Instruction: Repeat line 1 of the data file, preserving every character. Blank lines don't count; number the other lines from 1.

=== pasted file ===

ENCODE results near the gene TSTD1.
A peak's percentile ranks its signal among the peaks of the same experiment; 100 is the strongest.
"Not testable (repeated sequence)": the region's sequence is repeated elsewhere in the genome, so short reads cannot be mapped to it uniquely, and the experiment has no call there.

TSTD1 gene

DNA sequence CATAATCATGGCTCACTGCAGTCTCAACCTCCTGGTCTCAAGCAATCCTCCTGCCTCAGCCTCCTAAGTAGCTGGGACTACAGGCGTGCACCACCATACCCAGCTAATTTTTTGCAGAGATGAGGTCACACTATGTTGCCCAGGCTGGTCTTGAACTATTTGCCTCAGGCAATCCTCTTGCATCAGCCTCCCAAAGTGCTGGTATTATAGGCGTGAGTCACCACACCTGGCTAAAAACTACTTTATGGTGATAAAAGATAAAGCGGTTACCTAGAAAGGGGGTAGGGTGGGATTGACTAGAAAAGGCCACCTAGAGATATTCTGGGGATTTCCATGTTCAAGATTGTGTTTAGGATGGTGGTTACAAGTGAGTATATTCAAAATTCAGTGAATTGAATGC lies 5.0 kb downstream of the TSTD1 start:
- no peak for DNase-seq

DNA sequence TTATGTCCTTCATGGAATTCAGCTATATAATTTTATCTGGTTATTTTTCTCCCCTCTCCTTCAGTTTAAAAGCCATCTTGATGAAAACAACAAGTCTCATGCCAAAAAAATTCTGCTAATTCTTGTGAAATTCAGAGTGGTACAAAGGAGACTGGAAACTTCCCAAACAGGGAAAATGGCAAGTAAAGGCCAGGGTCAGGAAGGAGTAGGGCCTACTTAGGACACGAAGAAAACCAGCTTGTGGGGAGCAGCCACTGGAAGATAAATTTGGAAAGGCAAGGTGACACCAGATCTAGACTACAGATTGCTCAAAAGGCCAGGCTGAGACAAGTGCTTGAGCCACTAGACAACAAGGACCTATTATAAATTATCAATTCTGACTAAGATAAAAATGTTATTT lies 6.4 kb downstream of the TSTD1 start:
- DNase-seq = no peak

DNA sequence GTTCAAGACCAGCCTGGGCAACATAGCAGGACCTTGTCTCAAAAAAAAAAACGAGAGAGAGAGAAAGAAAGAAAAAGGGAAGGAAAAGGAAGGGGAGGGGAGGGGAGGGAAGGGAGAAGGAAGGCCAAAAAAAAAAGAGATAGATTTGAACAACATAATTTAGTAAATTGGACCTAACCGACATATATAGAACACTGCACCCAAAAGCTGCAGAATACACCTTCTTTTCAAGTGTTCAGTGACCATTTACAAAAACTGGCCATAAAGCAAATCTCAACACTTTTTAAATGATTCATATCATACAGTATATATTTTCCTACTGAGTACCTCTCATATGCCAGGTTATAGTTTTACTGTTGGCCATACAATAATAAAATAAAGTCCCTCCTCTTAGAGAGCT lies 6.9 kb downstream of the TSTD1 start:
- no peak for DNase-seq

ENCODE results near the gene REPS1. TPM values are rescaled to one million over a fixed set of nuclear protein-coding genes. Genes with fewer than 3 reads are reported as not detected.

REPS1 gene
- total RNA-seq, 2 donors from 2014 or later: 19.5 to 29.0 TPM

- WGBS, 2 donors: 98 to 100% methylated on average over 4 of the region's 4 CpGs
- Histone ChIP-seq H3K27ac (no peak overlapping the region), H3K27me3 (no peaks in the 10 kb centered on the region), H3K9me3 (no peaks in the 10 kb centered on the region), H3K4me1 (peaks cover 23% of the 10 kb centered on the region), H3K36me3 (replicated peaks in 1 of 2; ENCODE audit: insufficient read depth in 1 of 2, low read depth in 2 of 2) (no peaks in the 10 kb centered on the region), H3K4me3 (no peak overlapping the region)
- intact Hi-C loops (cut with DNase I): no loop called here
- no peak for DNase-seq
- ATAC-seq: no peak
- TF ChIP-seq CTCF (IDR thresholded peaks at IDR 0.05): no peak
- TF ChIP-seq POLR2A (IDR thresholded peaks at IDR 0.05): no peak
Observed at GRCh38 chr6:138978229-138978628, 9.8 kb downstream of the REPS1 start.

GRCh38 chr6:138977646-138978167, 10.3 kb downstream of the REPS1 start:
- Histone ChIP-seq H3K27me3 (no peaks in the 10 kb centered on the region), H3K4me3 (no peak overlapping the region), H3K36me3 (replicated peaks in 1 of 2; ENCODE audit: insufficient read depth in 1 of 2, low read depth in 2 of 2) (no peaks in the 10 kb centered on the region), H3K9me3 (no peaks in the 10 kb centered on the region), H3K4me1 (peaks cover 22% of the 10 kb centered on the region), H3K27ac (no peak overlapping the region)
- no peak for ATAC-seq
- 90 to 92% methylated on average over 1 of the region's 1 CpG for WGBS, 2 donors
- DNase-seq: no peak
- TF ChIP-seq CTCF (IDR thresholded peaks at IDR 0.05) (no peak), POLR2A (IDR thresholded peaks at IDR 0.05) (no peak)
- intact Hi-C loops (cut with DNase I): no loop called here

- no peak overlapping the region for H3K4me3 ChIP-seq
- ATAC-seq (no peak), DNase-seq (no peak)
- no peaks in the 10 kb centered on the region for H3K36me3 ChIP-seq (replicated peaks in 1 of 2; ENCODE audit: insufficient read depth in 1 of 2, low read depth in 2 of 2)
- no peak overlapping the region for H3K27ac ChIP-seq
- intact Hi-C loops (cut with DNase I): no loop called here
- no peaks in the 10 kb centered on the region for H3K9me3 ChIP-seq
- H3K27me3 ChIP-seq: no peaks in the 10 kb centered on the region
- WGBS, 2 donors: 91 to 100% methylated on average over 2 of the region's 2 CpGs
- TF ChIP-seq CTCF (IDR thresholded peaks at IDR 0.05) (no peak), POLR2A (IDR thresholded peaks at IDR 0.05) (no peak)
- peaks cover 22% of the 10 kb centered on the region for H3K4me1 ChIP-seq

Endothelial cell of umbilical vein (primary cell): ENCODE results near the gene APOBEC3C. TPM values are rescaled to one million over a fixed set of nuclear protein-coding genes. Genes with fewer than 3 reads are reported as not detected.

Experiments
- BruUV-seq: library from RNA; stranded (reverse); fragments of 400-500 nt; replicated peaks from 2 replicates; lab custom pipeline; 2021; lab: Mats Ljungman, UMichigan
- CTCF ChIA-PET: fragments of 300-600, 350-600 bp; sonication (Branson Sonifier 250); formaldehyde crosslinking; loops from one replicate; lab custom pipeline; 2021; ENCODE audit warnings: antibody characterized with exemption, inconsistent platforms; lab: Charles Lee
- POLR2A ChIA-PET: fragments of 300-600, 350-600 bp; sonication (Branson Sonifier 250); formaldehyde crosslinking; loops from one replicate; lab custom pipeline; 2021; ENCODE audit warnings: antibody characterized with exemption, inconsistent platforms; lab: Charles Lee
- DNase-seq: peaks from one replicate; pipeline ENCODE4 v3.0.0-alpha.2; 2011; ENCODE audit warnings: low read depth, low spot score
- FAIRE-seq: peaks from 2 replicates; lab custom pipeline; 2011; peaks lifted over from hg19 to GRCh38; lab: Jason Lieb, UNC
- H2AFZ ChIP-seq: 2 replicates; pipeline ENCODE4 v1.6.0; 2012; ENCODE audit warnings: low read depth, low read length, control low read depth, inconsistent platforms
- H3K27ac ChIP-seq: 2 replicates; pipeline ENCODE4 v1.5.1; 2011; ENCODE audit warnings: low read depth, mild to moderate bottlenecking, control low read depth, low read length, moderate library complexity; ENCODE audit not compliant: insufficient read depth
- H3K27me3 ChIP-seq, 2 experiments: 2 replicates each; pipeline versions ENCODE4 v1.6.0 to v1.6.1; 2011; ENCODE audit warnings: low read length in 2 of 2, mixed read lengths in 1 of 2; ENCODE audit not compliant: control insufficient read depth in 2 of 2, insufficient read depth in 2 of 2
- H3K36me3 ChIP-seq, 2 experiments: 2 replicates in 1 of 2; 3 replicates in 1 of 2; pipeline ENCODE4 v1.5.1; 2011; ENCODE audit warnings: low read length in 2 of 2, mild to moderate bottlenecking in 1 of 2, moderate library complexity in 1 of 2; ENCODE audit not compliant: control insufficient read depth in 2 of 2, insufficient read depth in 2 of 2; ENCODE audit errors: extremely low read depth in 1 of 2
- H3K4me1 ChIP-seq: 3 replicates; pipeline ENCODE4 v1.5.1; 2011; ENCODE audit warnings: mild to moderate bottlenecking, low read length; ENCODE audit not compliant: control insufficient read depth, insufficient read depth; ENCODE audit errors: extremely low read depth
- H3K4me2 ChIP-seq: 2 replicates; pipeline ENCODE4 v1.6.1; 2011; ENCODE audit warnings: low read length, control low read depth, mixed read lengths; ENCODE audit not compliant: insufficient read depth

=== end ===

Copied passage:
ENCODE results near the gene TSTD1.